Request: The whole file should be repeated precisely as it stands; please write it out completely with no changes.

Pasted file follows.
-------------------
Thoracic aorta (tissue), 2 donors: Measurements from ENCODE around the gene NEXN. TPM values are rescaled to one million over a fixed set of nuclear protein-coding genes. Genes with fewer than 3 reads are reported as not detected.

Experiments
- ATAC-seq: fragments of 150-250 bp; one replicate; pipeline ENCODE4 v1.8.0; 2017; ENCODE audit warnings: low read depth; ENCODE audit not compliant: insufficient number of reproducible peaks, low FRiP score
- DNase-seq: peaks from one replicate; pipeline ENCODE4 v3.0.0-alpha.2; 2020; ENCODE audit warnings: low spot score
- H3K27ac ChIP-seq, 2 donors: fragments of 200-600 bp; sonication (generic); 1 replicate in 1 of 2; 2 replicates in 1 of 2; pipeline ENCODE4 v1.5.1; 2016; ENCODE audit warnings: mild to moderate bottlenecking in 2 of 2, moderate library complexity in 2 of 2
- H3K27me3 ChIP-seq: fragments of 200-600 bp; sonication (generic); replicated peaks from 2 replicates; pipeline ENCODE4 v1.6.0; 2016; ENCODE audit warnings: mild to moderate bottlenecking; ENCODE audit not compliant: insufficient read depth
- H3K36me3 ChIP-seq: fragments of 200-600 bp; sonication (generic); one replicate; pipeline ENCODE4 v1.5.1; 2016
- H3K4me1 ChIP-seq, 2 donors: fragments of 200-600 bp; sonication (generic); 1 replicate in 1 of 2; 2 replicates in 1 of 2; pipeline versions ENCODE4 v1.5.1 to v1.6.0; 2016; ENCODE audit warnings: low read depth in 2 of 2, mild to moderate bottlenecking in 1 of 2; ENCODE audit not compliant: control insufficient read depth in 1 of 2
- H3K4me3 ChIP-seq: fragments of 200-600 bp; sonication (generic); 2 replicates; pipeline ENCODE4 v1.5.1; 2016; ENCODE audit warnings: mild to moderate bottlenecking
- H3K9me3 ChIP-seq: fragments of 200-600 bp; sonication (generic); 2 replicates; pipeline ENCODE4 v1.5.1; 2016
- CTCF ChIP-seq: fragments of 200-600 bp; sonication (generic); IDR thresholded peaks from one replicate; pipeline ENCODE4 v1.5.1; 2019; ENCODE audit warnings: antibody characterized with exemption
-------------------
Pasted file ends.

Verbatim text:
Thoracic aorta (tissue), 2 donors: Measurements from ENCODE around the gene NEXN. TPM values are rescaled to one million over a fixed set of nuclear protein-coding genes. Genes with fewer than 3 reads are reported as not detected.

Experiments
- ATAC-seq: fragments of 150-250 bp; one replicate; pipeline ENCODE4 v1.8.0; 2017; ENCODE audit warnings: low read depth; ENCODE audit not compliant: insufficient number of reproducible peaks, low FRiP score
- DNase-seq: peaks from one replicate; pipeline ENCODE4 v3.0.0-alpha.2; 2020; ENCODE audit warnings: low spot score
- H3K27ac ChIP-seq, 2 donors: fragments of 200-600 bp; sonication (generic); 1 replicate in 1 of 2; 2 replicates in 1 of 2; pipeline ENCODE4 v1.5.1; 2016; ENCODE audit warnings: mild to moderate bottlenecking in 2 of 2, moderate library complexity in 2 of 2
- H3K27me3 ChIP-seq: fragments of 200-600 bp; sonication (generic); replicated peaks from 2 replicates; pipeline ENCODE4 v1.6.0; 2016; ENCODE audit warnings: mild to moderate bottlenecking; ENCODE audit not compliant: insufficient read depth
- H3K36me3 ChIP-seq: fragments of 200-600 bp; sonication (generic); one replicate; pipeline ENCODE4 v1.5.1; 2016
- H3K4me1 ChIP-seq, 2 donors: fragments of 200-600 bp; sonication (generic); 1 replicate in 1 of 2; 2 replicates in 1 of 2; pipeline versions ENCODE4 v1.5.1 to v1.6.0; 2016; ENCODE audit warnings: low read depth in 2 of 2, mild to moderate bottlenecking in 1 of 2; ENCODE audit not compliant: control insufficient read depth in 1 of 2
- H3K4me3 ChIP-seq: fragments of 200-600 bp; sonication (generic); 2 replicates; pipeline ENCODE4 v1.5.1; 2016; ENCODE audit warnings: mild to moderate bottlenecking
- H3K9me3 ChIP-seq: fragments of 200-600 bp; sonication (generic); 2 replicates; pipeline ENCODE4 v1.5.1; 2016
- CTCF ChIP-seq: fragments of 200-600 bp; sonication (generic); IDR thresholded peaks from one replicate; pipeline ENCODE4 v1.5.1; 2019; ENCODE audit warnings: antibody characterized with exemption